He noted that even the former staff members he was a part of had been caught overvaluing certain performances and trends.
But such messages will always fall on deaf ears. The Timberwolves, in their rawest form, were back on Monday, overtaking the Pelicans 117-114 in a game where the rotating players built a 24-point lead. Here are the main takeaways from awesome performance that doesn’t count for just one thing.
D’Angelo Russell said he trained this offseason as if it were a contract year – and for his purposes, it is. Currently, with two years left on his contract, Russell is looking for a massive extension for the next offseason.
He performed as a financially motivated man on Monday. Russell shone offensively, scoring 19 of 6 for 10 shots, including three trebles. He is known for this throughout his career.
More remarkable was the pace with which Russell played. He pushed the ball to the ground at every opportunity, creating countless transition opportunities for Minnesota. That’s what Timberwolves coach Chris Finch said was Russell’s main responsibility in the attack, and he dealt with it on Monday.
Russell was also a vocal presence on and off the pitch. When not in action, the playmaker always made sure he was heard, constantly chatting with his teammates on the bench and communicating with those in action.
The buzz around Anthony Edwards early in training camp was that the sophomore star was paying more attention to the defensive end of the pitch. Finch boosted knowledge off the ball and Edwards’ general aggressiveness on the defensive end.
But it’s always hard to tell the coaches talk from the real thing, no matter how honest Finch has been so far.
If Monday was any indication, Edwards’ defensive improvement appears to be more fact than fiction. He had two blocks and two interceptions, serving as a playmaker on the weak side.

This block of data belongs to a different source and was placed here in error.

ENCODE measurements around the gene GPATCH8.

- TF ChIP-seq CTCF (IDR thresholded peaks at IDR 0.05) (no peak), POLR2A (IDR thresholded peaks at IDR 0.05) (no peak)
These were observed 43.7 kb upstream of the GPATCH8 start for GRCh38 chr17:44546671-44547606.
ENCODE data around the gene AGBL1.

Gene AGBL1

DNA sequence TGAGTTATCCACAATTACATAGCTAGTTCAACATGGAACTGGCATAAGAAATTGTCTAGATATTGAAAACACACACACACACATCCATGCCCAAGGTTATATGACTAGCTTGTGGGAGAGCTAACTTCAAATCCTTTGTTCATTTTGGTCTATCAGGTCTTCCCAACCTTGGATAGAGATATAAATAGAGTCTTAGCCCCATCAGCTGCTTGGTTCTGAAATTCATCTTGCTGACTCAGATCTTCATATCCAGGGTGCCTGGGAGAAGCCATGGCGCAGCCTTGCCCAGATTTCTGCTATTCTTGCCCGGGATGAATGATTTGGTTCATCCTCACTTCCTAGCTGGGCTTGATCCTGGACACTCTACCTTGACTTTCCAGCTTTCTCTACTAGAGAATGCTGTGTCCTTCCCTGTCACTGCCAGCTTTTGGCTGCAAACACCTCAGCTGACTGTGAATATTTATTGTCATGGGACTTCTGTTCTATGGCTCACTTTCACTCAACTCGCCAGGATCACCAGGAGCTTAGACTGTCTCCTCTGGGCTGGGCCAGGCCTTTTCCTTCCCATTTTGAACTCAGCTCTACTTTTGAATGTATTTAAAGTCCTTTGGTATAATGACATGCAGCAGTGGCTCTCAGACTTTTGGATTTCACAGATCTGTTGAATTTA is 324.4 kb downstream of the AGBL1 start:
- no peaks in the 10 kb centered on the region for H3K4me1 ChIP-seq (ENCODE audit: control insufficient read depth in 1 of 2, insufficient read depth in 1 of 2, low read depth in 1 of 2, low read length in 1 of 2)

Edwards was active and engaged on this side of the ball. If that continues into the regular season, his all-star goal might be more attainable than most assume.
Most regular season rotations tend to fluctuate between nine and 10 players. Finch said Wolves have 14 guys they are comfortable putting into action, which means the competition for playing time will be tough.
Monday provided clues as to which players are currently in the lead for spots in the rotation at the start of the preseason. Eleven players appeared in the first half. The starters were Russell, Edwards, Karl-Anthony Towns, Jaden McDaniels and Josh Okogie. They played between 13 (McDaniels) and 22 (Edwards) minutes. The first six on the bench were Taurean Prince, Jarred Vanderbilt, Malik Beasley, Patrick Beverley, Naz Reid and Jordan McLaughlin.
The likes of Jake Layman, Jaylen Nowell and Leandro Bolmaro seem to be fighting an uphill battle for playing time.
Timberwolves may sport the smaller roster in the NBA this season. They have a legitimate attacker on Vanderbilt’s list.
The lack of size raises questions about the team’s overall ability to bounce back. The Pelicans – playing without big key players Zion Williamson and Jonas Valanciunas – exposed this potential weakness in the first quarter on Monday. New Orleans dominated on the offensive glass, grabbing five offensive rebounds in the opening minutes of the game.
The Timberwolves will likely need to win back fans, a common theme in recent years and a by-product of nearly two decades of team futility.
And while there seems to be reason to intrigue with this team – from his improved game under Finch at the end of last season, Edwards’ potential fame and the chance to see Russell’s healthy core Towns, Edwards, McDaniels and Co. together for a long period of time, the Timberwolves appear to have yet to gain the attention of local fans.
Target Center’s lower bowl was sparsely populated on Monday. Yes, it’s preseason, but it was also the first chance to catch a glimpse of this year’s squad, and few took the opportunity to do so in person.